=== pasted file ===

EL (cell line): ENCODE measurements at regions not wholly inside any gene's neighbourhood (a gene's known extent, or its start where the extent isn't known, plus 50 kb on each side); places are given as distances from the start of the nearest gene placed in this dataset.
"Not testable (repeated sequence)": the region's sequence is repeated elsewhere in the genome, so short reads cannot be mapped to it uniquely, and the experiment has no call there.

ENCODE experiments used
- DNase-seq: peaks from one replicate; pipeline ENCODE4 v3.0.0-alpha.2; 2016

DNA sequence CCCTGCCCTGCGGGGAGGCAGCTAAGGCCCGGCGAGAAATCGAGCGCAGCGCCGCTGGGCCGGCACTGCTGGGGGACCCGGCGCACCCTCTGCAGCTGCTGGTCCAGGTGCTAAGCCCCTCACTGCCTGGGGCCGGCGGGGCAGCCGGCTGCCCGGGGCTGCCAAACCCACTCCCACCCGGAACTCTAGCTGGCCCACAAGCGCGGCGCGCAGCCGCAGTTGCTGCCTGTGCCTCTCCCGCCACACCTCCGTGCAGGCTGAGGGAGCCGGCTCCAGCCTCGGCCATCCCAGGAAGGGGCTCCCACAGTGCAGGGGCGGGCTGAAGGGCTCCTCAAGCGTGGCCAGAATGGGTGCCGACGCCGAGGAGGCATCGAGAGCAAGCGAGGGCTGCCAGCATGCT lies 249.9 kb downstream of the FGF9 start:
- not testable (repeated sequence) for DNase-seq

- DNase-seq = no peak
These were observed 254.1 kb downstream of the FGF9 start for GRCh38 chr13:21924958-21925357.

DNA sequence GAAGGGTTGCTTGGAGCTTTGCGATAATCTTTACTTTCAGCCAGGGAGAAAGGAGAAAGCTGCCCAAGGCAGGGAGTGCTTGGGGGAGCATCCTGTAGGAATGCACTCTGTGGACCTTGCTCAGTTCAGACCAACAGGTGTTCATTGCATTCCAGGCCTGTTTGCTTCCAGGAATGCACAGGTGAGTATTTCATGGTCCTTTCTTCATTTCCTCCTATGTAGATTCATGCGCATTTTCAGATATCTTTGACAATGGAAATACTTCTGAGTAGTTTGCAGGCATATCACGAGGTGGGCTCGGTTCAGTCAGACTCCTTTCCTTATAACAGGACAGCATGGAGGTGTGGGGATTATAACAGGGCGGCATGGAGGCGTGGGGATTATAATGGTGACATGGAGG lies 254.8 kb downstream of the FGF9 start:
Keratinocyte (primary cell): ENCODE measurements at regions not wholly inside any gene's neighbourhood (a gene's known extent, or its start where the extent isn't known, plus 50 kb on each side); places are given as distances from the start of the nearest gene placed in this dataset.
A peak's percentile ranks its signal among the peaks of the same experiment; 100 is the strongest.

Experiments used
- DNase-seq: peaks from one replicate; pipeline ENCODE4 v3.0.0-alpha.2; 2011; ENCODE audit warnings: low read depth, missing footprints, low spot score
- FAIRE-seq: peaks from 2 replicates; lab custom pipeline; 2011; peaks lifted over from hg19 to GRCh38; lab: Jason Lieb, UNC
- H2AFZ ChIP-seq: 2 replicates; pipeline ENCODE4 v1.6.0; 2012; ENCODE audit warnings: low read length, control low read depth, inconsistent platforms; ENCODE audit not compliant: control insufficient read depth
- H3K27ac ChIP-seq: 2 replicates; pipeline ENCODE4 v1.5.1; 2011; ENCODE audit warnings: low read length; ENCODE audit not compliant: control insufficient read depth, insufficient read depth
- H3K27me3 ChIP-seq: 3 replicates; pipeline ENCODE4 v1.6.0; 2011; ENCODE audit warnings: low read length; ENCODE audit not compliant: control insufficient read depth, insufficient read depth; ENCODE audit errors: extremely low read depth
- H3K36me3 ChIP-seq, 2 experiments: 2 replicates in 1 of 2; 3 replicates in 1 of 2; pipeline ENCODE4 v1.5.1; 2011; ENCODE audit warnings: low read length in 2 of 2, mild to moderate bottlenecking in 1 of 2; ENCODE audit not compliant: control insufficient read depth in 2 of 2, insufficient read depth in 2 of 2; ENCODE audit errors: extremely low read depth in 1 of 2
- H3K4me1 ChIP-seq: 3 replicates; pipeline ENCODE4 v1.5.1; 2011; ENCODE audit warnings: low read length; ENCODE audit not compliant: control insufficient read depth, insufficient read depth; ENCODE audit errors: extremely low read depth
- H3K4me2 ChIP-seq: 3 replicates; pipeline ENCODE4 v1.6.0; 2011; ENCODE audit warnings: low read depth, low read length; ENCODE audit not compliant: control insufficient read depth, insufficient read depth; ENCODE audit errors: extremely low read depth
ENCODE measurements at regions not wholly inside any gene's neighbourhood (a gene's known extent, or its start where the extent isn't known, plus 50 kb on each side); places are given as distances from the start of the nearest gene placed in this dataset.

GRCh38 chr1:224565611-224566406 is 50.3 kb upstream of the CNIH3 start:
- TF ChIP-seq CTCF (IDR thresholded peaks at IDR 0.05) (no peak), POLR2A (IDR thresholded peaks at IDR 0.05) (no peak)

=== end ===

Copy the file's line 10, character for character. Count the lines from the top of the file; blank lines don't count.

Keratinocyte (primary cell): ENCODE measurements at regions not wholly inside any gene's neighbourhood (a gene's known extent, or its start where the extent isn't known, plus 50 kb on each side); places are given as distances from the start of the nearest gene placed in this dataset.